Intrinsically, Franklin Delano Roosevelt was a conservationist, who once said, “the forests are the lungs of our land [which] purify our air and give fresh strength to our people.”
On April 5, 1933–a year after he was elected President– FDR formed the Civilian Conservation Corps [CCC]; he believed it would put thousands of citizens back to work during “the Great Depression” and ensure the health of America’s woodlands.
Those who enlisted in “Roosevelt’s Tree Army” got $30 per month—approximately $600 in 2021 currency–and access to vocational education to facilitate their re-entry into the job market. Enlistment was intended to be only six months, but many of the recruits stayed longer.
According to History.com, “CCC employees fought forest fires, planted trees, cleared and maintained access roads, re-seeded grazing lands and implemented soil-erosion controls. They built wildlife refuges, fish-rearing facilities, water storage basins and animal shelters. To encourage citizens to get out and enjoy America’s natural resources, FDR authorized the CCC to build bridges and campground facilities. From 1933 to 1942, the CCC employed over 3 million men.”
The Grateful American Book Prize recommends Hitch by Jeanette Ingold.
America’s space age began April 9, 1959 when seven test pilots with “The Right Stuff” were formally presented to the nation as its inaugural astronauts. The “Mercury Project”, as they were known, was composed of Scott Carpenter, L. Gordon Cooper Jr., John H. Glenn Jr., Virgil “Gus” Grissom, Walter Schirra Jr., Alan Shepard Jr. and Donald Slayton.
Their goal was to launch a sequence of successfully manned missions to space.
Two years earlier, the Soviet Union had astonished the world, when it put the first artificial satellite, Sputnik, into orbit, but America, resolved to eclipse them, was stunned a second time, when their cosmonaut, Yuri Gagarin, piloted the planet’s first manned space flight in April 1961–less than a month before Mercury astronaut Alan Shepard, went up in his spacecraft, the Freedom 7.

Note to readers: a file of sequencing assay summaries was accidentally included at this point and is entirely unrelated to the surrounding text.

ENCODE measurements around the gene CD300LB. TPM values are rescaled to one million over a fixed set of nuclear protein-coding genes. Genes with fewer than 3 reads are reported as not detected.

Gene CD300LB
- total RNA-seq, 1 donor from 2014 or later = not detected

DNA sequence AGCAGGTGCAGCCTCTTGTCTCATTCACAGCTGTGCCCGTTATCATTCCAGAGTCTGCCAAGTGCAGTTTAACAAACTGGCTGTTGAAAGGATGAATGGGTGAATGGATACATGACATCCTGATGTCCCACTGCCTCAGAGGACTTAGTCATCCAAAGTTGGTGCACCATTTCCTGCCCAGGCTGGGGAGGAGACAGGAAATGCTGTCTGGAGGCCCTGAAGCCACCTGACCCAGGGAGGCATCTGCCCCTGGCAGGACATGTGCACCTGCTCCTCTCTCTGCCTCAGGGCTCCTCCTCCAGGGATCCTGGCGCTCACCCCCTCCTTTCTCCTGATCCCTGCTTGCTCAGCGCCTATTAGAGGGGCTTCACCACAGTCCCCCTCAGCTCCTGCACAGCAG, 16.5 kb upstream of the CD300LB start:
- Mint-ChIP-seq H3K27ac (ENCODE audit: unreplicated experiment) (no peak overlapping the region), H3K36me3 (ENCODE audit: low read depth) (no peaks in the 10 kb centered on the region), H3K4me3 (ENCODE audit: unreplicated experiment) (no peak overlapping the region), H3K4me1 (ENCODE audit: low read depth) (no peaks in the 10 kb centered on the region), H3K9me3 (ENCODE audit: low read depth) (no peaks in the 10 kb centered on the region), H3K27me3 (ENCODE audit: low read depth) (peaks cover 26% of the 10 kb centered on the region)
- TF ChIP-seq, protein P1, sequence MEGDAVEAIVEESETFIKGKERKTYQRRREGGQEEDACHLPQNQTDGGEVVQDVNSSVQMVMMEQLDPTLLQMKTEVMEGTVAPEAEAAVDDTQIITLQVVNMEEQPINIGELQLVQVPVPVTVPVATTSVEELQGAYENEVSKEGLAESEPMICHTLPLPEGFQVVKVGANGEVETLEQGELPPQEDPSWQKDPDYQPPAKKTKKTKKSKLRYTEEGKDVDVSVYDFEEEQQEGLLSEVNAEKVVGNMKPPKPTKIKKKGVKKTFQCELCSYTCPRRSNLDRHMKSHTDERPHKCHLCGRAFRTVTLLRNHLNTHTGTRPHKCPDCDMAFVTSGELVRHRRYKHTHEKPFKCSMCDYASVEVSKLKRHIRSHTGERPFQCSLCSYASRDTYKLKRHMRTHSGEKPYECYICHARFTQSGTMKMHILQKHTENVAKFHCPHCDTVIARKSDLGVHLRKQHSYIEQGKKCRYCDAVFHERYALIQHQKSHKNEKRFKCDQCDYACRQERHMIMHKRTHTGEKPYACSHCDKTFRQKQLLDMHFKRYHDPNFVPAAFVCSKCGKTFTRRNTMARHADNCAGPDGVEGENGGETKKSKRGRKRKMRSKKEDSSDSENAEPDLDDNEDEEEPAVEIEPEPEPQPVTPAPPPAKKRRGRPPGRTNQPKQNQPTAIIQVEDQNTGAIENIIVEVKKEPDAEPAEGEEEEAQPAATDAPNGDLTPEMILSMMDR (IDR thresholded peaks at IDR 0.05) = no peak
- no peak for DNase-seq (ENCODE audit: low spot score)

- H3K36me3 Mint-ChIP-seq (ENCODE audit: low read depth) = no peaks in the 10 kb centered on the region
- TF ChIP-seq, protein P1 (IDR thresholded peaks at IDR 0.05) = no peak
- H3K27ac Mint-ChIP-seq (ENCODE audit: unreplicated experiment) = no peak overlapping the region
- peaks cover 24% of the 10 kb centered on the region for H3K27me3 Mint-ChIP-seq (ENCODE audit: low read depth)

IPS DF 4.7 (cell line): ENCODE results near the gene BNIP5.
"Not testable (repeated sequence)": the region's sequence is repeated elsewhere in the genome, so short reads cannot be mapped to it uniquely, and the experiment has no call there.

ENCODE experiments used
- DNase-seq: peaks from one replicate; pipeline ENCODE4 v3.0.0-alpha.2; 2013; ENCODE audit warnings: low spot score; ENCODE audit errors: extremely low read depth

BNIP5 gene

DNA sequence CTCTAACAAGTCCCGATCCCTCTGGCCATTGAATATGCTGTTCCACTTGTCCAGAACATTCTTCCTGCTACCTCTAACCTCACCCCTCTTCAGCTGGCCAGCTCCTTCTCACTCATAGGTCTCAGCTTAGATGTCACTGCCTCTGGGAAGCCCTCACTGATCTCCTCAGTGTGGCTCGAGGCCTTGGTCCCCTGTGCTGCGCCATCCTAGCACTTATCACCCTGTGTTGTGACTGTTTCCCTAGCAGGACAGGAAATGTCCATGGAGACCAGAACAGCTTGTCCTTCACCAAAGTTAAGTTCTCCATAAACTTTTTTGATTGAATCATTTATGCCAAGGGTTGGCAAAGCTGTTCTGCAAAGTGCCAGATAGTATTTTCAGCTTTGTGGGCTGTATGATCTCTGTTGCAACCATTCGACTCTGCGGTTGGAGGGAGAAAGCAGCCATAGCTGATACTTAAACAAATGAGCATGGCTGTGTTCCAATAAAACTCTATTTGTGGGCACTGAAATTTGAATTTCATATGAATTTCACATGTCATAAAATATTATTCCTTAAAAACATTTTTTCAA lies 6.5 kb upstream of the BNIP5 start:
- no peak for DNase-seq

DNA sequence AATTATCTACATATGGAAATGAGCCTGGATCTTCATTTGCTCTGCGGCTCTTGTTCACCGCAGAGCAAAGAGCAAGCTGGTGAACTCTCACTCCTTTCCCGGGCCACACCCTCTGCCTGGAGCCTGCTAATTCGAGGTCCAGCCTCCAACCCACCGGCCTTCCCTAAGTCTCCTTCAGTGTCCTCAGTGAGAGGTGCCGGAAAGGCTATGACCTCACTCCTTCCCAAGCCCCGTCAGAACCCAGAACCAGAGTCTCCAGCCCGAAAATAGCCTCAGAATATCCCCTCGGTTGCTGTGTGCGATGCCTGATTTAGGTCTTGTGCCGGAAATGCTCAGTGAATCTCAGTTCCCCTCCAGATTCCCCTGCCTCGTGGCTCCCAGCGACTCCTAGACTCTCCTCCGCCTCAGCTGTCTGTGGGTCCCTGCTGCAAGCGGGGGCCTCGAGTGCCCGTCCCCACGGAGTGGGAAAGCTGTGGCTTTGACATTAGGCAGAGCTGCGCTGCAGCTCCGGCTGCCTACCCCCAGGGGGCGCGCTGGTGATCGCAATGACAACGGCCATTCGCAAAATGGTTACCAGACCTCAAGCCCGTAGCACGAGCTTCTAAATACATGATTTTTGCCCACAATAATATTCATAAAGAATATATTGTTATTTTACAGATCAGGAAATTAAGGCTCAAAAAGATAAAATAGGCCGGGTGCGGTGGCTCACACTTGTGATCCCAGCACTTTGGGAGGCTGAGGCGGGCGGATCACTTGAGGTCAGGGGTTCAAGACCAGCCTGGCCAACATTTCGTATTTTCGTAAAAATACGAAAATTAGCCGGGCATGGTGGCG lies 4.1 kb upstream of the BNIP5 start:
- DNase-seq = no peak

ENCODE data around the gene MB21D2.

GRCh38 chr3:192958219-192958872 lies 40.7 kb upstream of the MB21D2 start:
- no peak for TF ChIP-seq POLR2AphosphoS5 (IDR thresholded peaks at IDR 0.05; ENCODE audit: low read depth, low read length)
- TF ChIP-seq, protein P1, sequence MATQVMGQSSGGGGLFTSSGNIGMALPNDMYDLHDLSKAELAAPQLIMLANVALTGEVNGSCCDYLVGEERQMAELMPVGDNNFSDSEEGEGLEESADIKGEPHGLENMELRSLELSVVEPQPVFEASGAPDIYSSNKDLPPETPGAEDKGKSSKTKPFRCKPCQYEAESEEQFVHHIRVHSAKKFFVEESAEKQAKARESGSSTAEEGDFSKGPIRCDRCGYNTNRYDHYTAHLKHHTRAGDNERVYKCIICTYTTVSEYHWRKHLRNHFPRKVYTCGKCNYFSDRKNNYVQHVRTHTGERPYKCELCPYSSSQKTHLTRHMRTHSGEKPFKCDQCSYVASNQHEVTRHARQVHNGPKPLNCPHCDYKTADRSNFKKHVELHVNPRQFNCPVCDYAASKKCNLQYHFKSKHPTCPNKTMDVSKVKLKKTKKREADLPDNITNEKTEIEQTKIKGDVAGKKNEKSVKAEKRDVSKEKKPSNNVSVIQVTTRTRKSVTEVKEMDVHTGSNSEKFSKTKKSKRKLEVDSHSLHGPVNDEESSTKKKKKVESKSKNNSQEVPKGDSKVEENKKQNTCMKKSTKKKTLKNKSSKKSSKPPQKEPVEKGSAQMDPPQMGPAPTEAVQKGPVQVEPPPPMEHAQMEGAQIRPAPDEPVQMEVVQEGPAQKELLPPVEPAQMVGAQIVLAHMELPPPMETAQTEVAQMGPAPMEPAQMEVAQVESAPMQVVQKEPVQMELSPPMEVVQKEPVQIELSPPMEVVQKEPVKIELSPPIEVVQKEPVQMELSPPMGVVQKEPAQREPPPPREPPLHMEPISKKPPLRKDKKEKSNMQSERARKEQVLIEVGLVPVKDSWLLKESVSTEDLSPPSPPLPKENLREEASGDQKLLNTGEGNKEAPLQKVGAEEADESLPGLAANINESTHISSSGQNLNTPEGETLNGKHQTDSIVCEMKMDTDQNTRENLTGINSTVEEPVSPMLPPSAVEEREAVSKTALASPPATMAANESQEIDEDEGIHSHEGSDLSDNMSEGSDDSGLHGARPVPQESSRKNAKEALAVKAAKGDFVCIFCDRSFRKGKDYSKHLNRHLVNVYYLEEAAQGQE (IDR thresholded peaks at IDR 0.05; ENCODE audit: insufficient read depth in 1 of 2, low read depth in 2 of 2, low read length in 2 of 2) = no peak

By then, the hustle for celestial superiority was ramped up with a zing, but the U.S. continued to lag–until 1969–when NASA’s Apollo astronauts Neil Armstrong, Buzz Aldrin and Michael Collins took “one giant leap for mankind”—and landed on the moon.
For more information, the Grateful American Book Prize recommends Project Mercury: America in Space Series by Eugen Reichl.
Henry Bergh was a wealthy man who learned a great lesson when he was given a diplomatic post at the U.S. Embassy in Russia by President Abraham Lincoln. As one account put it, “While in St. Petersburgh he is reputed to have seen a droshkie or Russian peasant beating his fallen cart horse. Bergh dismounted from his own carriage and intervened, saving the horse from a further beating that day. Upon his return to America in 1865, he stopped in England and met with the president of the Royal Society for the Prevention of Cruelty to Animals (RSPCA). Once back in New York, Bergh quickly took action to affect the formation of a similar society in the United States.”
On April 10, 1866, he founded American Society for the Prevention of Cruelty to Animals (ASPCA); it became a model for the New York Society for the Prevention of Cruelty to Children.
His passion and his accounts of the cruelties suffered by animals enabled him to convince the New York State Legislature to give him a charter to organize the first ASPCA, and to enact the first anti-cruelty law in the United States.
The ASPCA also got the power to investigate complaints of animal cruelty, and to make arrests. History.com notes that, “As the pioneer and innovator of the humane movement, the ASPCA quickly became the model for more than 25 other humane organizations in the United States and Canada.”
By the time Bergh died in 1888, 37 of the 38 states in the Union [at that time] had passed anti-cruelty laws.
The Grateful American Book Prize recommends A Traitor to His Species: Henry Bergh and the Birth of the Animal Rights Movement 1st Edition by Ernest Freeberg.